Date of Award


Document Type

Union College Only

Degree Name

Bachelor of Science



First Advisor

George Bizer




psychosocial development, psychology, identity formation, adolescence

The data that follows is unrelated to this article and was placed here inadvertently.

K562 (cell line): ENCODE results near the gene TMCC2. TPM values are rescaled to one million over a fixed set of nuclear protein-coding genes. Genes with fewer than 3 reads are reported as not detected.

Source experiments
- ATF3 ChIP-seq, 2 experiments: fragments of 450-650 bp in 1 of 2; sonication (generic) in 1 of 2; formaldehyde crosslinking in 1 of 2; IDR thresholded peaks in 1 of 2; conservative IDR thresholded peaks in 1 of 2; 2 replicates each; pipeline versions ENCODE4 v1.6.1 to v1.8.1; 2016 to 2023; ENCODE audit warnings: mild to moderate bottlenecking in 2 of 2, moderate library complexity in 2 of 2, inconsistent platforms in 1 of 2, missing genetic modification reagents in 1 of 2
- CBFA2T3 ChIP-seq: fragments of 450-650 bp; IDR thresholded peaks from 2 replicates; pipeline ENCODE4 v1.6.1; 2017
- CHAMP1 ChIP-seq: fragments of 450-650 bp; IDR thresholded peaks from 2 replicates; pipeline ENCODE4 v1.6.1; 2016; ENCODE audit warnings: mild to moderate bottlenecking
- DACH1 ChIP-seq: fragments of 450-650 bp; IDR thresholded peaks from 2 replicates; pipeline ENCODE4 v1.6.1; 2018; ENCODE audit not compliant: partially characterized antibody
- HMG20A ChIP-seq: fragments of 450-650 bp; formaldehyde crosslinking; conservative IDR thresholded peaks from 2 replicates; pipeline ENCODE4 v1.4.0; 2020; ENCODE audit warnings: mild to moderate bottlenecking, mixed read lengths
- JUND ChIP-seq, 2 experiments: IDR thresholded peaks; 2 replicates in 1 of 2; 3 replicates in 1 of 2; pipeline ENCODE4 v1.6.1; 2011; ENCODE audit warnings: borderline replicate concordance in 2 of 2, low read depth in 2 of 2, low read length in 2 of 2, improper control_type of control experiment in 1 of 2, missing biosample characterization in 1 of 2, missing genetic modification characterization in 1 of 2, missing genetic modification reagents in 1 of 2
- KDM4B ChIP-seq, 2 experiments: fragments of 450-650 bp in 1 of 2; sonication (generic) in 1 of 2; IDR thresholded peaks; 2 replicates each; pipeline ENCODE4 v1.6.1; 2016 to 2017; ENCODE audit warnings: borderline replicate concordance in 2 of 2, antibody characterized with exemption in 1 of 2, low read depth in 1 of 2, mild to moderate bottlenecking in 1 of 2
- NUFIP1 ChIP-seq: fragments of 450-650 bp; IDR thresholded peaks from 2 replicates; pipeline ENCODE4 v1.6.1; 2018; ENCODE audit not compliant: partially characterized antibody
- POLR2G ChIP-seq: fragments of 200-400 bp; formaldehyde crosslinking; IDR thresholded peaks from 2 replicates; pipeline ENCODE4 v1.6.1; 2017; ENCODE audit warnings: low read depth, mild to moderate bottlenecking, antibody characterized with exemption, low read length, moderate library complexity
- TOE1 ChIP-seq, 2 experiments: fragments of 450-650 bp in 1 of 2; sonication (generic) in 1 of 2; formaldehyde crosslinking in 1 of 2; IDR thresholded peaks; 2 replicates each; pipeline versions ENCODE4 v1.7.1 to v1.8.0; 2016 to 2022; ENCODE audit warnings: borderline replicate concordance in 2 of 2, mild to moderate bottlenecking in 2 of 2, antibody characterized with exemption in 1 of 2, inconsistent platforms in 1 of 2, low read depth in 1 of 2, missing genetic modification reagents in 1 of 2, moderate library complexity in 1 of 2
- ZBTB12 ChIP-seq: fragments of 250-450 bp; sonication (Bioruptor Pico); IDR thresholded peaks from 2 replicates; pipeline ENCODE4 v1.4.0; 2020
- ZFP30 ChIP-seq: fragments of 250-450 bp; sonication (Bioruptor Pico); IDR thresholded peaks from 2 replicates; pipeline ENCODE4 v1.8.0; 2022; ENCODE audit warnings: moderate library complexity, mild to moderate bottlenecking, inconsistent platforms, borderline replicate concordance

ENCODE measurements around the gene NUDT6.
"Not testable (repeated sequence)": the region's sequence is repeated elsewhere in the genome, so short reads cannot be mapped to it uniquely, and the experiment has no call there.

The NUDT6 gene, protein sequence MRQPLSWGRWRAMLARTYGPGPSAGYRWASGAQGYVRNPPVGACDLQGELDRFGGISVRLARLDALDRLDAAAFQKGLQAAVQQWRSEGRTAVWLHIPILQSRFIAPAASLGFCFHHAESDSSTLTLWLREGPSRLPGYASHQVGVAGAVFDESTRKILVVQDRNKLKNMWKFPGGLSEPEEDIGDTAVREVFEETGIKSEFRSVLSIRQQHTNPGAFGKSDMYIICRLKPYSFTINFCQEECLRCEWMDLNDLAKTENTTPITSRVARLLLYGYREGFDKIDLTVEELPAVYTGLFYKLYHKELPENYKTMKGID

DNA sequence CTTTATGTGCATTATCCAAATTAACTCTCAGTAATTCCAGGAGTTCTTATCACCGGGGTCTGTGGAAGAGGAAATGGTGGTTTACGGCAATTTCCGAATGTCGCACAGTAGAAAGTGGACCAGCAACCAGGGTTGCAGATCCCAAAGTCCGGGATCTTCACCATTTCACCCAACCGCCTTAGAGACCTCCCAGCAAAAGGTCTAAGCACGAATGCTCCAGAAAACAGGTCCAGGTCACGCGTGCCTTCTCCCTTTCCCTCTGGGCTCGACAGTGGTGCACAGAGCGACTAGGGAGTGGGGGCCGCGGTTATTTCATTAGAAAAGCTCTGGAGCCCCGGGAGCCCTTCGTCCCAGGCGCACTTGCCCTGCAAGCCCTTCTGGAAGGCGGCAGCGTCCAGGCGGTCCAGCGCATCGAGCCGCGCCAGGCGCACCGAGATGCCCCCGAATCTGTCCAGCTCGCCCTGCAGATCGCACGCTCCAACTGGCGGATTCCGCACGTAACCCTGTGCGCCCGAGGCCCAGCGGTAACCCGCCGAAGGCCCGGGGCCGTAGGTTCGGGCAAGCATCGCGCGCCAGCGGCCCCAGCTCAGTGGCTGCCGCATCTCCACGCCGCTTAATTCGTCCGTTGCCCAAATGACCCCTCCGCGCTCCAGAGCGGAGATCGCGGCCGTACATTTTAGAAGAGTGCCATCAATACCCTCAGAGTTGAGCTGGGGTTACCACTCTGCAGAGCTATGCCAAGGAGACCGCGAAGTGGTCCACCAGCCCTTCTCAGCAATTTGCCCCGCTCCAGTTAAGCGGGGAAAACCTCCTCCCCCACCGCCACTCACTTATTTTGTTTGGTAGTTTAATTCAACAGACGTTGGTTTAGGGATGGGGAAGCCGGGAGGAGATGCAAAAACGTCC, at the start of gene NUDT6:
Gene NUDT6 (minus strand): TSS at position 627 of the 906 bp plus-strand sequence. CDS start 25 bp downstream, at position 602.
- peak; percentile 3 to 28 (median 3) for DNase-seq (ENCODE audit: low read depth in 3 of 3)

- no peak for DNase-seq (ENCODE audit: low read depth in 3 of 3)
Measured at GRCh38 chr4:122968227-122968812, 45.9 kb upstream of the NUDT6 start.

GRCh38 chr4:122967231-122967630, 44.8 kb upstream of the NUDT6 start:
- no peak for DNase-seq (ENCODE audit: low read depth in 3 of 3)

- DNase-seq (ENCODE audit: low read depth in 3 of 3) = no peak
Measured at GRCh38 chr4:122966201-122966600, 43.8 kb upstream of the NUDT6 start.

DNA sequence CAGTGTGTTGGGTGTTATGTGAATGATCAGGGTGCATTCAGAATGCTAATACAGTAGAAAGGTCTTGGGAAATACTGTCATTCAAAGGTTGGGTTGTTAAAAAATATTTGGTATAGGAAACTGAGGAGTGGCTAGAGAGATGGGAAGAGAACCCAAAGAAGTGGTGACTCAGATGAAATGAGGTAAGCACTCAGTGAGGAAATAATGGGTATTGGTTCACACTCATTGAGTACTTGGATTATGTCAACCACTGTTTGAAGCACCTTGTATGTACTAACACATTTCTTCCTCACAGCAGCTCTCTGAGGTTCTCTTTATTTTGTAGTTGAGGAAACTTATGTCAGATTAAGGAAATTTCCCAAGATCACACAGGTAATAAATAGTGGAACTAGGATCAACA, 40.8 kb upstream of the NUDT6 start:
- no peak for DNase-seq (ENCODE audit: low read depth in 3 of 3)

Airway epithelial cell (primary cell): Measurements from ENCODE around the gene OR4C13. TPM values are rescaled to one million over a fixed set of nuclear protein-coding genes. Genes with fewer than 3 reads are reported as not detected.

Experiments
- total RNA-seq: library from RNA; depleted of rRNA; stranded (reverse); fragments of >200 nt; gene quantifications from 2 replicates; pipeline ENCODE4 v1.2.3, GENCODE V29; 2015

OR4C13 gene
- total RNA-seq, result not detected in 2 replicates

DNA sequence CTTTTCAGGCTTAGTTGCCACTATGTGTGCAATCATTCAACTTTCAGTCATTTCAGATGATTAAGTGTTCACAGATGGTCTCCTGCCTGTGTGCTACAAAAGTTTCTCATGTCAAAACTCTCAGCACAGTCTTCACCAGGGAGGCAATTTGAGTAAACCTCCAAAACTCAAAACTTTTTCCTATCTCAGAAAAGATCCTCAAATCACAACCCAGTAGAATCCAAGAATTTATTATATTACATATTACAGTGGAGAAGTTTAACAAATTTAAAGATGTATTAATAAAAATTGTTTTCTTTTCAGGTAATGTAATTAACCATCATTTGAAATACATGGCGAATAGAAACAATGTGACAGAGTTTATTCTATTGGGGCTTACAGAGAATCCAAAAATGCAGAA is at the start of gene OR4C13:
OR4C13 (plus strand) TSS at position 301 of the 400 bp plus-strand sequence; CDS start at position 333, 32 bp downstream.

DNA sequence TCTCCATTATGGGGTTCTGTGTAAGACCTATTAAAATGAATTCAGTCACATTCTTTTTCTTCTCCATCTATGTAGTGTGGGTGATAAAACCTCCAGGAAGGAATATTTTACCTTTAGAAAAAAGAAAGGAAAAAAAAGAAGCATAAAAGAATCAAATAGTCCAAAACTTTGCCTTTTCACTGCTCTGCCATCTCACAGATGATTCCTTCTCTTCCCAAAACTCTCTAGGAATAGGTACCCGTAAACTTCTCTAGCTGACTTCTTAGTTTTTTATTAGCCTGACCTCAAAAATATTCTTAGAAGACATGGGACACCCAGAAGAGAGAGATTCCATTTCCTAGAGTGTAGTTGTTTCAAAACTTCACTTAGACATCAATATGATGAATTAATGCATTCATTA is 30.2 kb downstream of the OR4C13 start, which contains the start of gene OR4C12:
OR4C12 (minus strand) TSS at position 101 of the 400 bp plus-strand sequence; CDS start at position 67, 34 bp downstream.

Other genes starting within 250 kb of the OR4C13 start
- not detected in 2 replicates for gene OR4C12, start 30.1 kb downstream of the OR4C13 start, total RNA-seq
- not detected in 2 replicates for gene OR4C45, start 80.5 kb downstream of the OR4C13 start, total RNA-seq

Erik Erikson’s ego psychoanalytic theory of psychosocial development divides the development of self into eight stages of crisis, where each stage progresses one’s identity by some means. The present experiment was conducted to assess how one’s identity-formation stage, adolescence or young adulthood, predicts how a person’s attitude is formed about a product if a popularity appeal cue is employed. High school and college students were presented with one of two forms of an advertisement: one employed a popularity appeal, while the other did not. High school students held more favorable attitudes toward the product when the advertisement contained the cue, while no such effect was found among college students. Conversely, participant’s age, regardless of school group, did not predict how attitudes were shaped by the presence or absence of the cue. These results modify the context of Erikson’s theory of identity formation, suggesting that it is one’s social environment at a specific stage, rather than one’s specific age, that affects identity formation and how one is persuaded by a message.